D.66 How to make Clebsch-Gordan tables

The procedure of finding the Clebsch-Gordan coefficients for the combination of any two spin ladders is exactly the same as for electron ones, so it is simple enough to program.

To further simplify things, it turns out that the coefficients are all square roots of rational numbers (i.e. ratios of integers such as 102/38.) The step-up and step-down operators by themselves produce square roots of rational numbers, so at first glance it would appear that the individual Clebsch-Gordan coefficients would be sums of square roots. But the square roots of a given coefficient are all compatible and can be summed into one. To see why, consider the coefficients that result from applying the combined step down ladder ${\widehat J}^-_{ab}$ a few times on the top of the ladder ${\big\vert j\:j\big\rangle }_a{\big\vert j\:j\big\rangle }_b$. Every contribution to the coefficient of a state ${\big\vert j\:m\big\rangle }_a{\big\vert j\:m\big\rangle }_b$ comes from applying ${\widehat J}^-_a$ for $j_a-m_a$ times and ${\widehat J}^-_b$ for $j_b-m_b$ times, so all contributions have compatible square roots. ${\widehat J}^-_{ab}$ merely adds an $m_{ab}$ dependent normalization factor.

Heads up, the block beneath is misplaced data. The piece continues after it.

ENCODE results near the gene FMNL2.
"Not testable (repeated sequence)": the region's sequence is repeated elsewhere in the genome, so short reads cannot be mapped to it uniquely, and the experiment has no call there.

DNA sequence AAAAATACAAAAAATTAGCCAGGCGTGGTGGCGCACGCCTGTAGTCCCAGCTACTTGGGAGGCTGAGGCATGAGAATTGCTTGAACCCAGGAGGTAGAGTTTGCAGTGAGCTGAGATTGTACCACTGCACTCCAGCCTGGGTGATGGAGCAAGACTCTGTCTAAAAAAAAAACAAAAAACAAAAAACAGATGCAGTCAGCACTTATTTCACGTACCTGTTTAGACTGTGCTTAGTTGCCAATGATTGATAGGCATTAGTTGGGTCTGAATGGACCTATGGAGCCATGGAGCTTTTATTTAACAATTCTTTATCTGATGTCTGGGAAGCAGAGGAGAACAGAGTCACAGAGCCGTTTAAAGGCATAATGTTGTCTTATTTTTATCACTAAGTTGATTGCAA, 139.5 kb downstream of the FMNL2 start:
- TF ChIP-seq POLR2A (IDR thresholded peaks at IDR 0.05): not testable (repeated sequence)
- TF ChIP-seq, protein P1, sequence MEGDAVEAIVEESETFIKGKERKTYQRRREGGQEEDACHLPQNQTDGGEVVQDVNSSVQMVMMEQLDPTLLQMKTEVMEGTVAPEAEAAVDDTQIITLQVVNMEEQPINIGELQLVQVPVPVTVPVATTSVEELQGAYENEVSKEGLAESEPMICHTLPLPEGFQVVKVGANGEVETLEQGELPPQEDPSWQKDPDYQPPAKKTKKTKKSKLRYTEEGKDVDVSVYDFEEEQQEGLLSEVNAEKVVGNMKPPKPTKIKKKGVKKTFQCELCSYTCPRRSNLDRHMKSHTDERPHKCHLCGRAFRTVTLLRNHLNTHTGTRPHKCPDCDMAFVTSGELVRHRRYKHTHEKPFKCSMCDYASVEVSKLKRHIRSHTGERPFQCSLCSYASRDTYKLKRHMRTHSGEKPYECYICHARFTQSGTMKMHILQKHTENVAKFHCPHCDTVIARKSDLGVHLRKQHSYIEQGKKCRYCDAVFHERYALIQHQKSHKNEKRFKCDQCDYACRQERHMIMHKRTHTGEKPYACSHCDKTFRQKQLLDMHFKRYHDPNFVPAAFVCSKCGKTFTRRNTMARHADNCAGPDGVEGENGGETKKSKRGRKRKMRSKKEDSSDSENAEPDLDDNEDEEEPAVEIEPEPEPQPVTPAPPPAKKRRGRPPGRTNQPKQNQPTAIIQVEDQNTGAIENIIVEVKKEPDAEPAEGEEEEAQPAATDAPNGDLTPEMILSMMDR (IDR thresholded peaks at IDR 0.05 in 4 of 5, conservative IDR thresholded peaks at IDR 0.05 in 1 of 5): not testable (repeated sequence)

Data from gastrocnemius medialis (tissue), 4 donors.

You might think this pattern would be broken when you start defining the tops of lower ladders, since that process uses the step up operators. But because ${\widehat J}^+{\widehat J}^-$ and ${\widehat J}^-{\widehat J}^+$ are rational numbers (not square roots), applying the up operators is within a rational number the same as applying the down ones, and the pattern turns out to remain.

Additional note: There is also a direct expression for the Clebsch-Gordan coefficients:

\begin{eqnarray*}
\lefteqn{\big\langle j\,m\big\vert j_1\,m_1\big\rangle \big\...
...\frac{(-1)^z}{\prod_{i=1}^3 (z-z_{{\rm l}i})!(z_{{\rm h}i}-z)!}
\end{eqnarray*}

where $\delta$ is the Kronecker delta and

\begin{eqnarray*}
& z_{{\rm l}1} = 0 \quad
z_{{\rm l}2} = j_1+m_2-j \quad
...
... \quad
z_{\rm h} = \min(z_{\rm h1},z_{\rm h2},z_{\rm h3}) \\
\end{eqnarray*}

Carefully coded, this one seems to be numerically superior at larger angular momenta. Either way, these coefficients will overflow pretty quickly.

There are also resources on the web to compute these coefficients. See {N.13} for additional information.